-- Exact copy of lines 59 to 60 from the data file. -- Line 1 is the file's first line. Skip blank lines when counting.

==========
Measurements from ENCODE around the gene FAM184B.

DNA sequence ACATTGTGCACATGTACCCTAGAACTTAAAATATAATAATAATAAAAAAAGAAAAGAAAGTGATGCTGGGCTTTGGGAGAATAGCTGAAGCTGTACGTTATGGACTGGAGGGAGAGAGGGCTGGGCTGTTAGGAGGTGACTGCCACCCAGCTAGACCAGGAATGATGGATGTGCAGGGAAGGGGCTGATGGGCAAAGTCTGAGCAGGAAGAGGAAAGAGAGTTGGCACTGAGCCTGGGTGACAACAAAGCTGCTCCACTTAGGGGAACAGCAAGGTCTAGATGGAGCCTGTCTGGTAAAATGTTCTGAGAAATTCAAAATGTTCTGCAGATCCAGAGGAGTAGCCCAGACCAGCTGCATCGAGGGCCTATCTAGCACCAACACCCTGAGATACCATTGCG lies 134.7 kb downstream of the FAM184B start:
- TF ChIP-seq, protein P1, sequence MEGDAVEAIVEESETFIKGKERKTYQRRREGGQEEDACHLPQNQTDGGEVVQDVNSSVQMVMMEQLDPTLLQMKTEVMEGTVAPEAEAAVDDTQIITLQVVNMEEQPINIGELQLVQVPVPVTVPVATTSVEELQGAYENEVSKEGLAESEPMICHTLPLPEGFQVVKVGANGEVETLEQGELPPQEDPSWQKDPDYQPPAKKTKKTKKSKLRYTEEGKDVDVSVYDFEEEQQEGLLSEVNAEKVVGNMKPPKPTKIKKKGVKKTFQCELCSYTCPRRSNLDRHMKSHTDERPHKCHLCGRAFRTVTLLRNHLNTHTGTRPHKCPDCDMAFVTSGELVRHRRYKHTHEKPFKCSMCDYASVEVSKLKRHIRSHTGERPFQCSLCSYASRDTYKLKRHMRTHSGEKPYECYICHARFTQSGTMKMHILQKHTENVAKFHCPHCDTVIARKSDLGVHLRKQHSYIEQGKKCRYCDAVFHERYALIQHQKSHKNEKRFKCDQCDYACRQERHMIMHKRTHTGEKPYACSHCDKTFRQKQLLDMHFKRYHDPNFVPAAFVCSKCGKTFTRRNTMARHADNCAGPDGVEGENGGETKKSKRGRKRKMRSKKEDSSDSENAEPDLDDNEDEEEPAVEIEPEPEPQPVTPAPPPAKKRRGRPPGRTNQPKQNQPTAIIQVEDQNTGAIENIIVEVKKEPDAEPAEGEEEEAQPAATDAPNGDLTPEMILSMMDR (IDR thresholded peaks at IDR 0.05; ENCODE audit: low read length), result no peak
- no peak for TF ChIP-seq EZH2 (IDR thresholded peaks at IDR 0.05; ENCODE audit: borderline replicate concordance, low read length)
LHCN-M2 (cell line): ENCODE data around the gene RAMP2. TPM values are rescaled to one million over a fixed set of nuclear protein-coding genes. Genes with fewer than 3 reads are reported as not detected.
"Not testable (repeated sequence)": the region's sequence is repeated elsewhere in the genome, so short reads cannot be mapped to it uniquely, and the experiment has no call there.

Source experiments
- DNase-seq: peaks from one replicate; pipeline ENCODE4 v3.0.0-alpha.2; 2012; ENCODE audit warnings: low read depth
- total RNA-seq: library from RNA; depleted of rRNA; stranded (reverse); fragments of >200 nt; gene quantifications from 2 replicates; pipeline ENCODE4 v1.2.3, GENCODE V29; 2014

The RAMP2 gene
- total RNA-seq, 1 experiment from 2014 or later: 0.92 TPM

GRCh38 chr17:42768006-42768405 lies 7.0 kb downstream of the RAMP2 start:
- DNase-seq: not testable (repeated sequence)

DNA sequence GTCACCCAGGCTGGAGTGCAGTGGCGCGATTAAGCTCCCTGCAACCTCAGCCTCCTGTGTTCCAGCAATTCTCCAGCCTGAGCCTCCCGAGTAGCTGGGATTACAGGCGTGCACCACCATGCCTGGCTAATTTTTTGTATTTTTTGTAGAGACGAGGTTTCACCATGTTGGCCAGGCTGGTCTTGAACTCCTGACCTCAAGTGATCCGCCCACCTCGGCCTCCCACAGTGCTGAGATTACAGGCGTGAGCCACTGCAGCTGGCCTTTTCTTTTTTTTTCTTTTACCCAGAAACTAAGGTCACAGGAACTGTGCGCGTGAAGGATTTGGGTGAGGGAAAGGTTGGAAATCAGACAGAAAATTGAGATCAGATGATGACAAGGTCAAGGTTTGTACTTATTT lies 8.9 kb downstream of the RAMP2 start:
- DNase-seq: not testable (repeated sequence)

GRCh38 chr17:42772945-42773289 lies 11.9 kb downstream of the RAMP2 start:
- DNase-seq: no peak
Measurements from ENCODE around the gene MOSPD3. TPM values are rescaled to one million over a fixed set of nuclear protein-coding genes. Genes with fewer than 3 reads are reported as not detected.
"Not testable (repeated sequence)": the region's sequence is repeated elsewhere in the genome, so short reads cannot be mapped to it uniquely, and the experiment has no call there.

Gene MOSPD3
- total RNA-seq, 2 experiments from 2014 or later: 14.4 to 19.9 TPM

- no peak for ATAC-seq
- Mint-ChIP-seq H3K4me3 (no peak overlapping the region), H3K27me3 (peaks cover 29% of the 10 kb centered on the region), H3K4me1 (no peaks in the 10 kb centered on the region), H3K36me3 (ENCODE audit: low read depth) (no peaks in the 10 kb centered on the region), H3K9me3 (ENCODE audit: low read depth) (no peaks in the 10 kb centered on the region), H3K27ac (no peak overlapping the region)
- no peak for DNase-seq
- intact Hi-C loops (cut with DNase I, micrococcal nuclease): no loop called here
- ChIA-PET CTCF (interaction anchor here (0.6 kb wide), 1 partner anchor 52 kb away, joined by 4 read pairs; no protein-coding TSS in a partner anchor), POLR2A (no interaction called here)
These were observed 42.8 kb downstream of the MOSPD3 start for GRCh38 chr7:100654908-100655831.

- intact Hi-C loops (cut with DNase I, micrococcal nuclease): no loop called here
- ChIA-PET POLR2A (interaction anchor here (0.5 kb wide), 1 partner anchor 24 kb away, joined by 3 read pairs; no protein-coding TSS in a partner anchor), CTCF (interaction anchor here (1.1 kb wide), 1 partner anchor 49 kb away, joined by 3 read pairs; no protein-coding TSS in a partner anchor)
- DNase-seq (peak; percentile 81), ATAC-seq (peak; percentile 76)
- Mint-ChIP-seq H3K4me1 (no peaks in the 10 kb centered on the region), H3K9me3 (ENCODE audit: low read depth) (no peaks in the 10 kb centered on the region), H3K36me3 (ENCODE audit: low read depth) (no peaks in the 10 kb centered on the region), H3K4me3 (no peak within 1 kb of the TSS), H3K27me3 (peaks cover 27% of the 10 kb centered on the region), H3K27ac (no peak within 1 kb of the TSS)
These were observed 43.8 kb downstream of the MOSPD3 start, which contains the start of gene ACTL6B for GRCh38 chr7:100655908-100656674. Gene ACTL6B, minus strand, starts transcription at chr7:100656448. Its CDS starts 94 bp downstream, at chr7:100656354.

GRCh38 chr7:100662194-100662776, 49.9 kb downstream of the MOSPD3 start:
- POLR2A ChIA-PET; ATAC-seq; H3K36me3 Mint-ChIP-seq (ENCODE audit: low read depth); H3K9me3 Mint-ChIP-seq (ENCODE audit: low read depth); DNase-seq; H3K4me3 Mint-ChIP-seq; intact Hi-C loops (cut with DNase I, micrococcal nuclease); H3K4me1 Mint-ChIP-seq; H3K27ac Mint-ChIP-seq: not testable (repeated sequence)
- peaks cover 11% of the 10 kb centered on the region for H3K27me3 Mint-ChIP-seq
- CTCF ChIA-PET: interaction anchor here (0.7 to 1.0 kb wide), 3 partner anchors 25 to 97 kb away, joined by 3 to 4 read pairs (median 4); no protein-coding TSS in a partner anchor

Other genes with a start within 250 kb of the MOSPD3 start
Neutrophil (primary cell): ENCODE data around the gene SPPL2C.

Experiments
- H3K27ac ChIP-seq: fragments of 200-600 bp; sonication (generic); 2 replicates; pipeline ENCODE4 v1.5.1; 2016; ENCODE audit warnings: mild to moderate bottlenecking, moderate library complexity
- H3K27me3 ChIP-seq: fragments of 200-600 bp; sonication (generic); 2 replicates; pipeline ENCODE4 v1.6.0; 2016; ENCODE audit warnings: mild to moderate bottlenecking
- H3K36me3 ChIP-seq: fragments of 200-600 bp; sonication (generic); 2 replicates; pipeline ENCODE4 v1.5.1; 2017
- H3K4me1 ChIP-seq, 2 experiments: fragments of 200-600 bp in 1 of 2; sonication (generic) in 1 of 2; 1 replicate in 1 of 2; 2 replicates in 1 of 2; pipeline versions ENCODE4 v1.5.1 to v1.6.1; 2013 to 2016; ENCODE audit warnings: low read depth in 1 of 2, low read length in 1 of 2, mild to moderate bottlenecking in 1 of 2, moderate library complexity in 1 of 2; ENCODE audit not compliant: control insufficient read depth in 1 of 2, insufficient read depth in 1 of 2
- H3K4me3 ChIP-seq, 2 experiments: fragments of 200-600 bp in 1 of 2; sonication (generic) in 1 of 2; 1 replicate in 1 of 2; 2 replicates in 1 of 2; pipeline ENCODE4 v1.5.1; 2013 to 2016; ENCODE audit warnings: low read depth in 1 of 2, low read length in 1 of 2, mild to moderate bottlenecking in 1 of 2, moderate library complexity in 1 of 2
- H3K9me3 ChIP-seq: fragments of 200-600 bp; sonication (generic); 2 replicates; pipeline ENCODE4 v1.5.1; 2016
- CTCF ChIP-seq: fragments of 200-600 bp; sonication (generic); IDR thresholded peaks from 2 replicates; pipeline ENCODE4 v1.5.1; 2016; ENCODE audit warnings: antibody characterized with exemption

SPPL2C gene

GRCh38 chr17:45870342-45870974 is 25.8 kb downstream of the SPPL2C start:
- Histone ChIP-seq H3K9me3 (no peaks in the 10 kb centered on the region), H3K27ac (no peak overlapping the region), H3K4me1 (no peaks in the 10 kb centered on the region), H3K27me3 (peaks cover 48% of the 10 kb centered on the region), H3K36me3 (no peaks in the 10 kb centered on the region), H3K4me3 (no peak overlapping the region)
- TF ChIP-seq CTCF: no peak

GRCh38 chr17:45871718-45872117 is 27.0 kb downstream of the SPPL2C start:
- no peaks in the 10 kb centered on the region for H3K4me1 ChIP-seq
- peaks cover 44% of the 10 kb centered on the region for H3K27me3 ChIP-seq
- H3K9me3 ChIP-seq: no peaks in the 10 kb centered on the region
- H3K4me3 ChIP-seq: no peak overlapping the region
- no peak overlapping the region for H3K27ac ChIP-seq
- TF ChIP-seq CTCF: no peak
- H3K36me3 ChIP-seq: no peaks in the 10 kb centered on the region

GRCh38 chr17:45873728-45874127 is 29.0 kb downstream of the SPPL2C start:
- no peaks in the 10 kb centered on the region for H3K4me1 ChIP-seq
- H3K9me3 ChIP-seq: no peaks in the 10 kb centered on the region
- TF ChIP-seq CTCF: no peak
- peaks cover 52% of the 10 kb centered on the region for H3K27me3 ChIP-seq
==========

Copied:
GRCh38 chr17:45873728-45874127 is 29.0 kb downstream of the SPPL2C start:
- no peaks in the 10 kb centered on the region for H3K4me1 ChIP-seq